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Litigation Factors in Non-U.S. Jurisdictions

May 16, 2017

For institutional investors, litigating in a non-U.S. jurisdiction can be challenging. The international litigation field is constantly changing, as more countries implement new laws and procedures regarding collective actions. Furthermore, in foreign areas that do have group litigation procedures in place, laws can be drastically different from those applicable in the U.S.

For instance, most foreign jurisdictions require a claimant to opt-in to a group litigation claim if they wish to recover a portion of a judgement. Therefore, investors need to consider carefully all the various factors that can influence the outcome of litigation when it occurs in a non-U.S. jurisdiction. 

International Litigation Factors for Institutional Investors to Consider

One of the main factors to consider is whether a case involves a question of law that has never arisen before in any previous cases. These types of cases are called “cases of first impression.”  They can arise in countries where group litigation laws governing private action for securities law violations are still new in that particular jurisdiction. When the claim being brought is a case of first impression, estimating the length of time it takes for the case to be resolved can be more difficult, and it may be more difficult to evaluate whether a particular action will be successful. 

Other factors for institutional investors to consider when filing a claim in non-U.S. jurisdiction include:

The Type of Legal System of the Country
The type of legal system that is applicable in a jurisdiction can have significant impacts on the way that a case is litigated. Some differences include:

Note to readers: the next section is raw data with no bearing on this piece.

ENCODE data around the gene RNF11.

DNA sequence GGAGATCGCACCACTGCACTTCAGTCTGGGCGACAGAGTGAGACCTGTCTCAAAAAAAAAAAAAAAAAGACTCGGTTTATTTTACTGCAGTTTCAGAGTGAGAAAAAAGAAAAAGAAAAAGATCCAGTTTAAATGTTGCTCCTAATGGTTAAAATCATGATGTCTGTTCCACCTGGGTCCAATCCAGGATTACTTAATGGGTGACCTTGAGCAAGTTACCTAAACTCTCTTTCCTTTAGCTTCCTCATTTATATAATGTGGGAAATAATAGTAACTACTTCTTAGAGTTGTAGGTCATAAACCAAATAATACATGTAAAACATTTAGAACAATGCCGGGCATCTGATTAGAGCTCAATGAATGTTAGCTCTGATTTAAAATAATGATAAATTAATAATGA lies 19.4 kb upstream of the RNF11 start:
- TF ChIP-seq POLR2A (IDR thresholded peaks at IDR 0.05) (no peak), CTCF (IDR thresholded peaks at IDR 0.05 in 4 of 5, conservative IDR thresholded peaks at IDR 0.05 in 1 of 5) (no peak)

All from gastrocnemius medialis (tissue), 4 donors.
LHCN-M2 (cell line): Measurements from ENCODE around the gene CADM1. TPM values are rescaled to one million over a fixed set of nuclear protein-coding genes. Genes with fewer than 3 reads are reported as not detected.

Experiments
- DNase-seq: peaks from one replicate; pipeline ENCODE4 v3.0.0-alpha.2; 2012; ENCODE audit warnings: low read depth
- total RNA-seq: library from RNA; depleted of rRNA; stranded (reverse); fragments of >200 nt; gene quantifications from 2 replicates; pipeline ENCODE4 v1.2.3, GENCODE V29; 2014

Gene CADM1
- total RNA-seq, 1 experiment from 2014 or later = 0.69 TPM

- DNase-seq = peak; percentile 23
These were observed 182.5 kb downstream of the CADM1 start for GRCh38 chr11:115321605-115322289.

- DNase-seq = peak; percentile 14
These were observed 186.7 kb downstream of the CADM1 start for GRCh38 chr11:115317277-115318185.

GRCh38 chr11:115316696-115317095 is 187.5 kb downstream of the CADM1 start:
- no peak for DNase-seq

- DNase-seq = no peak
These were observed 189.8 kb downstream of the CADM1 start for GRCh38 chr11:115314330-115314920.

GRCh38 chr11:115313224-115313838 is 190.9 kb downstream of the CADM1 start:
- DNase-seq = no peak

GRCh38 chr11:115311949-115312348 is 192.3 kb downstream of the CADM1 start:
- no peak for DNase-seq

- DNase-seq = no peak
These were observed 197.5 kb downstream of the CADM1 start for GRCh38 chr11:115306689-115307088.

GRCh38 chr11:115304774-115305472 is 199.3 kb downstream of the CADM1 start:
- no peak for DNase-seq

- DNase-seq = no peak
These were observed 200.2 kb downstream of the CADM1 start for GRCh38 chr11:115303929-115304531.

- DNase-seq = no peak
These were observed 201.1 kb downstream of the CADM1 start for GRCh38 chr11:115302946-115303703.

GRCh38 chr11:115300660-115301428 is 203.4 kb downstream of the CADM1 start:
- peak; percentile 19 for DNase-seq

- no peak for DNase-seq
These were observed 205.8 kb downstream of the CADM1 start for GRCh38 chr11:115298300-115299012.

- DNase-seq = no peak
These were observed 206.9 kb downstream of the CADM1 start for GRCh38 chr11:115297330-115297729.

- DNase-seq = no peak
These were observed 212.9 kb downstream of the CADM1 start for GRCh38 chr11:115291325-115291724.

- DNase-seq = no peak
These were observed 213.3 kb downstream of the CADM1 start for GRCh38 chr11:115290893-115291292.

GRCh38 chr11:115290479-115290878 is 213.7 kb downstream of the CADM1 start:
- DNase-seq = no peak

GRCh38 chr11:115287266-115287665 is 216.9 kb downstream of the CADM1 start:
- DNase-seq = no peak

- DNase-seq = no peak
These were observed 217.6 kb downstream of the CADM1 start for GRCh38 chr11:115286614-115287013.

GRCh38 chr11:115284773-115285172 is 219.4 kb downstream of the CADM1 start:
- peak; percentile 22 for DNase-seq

• Federal vs. centralized government: Laws may differ by province or state in a federal system. In a country that has a centralized government, the laws and their applications will generally be uniform throughout the country.
  • Common law vs. civil law: In a common law system, courts typically base their judgements on the outcome of previous cases that are similar to the one at hand (case precedent). The judge’s role may be limited in these cases. Meanwhile, judges can play much more active roles in civil law systems, where they typically rely more on legislation and regulation, rather than case precedent, to determine a case’s outcome.

Costs and Attorney’s Fees
In some non-U.S. jurisdictions, attorneys may be prohibited from collecting a contingent fee on a case (they only recover a fee if litigation is successful). However, it is often possible for law firms to create litigation strategies that can allow a case to move forward despite these types of restrictive rules.  

An example of this is in the synthesized approach involved in the recent Fortis case, structured by Kessler Topaz Meltzer & Check and Grant & Eisenhofer. In this case, the two U.S.-based firms obtained financing from a hedge fund that specialized in third-party funding. This allowed the case to proceed while still conforming to European jurisdictional rules, which bar lawyers, but not third parties, from collecting contingent fees.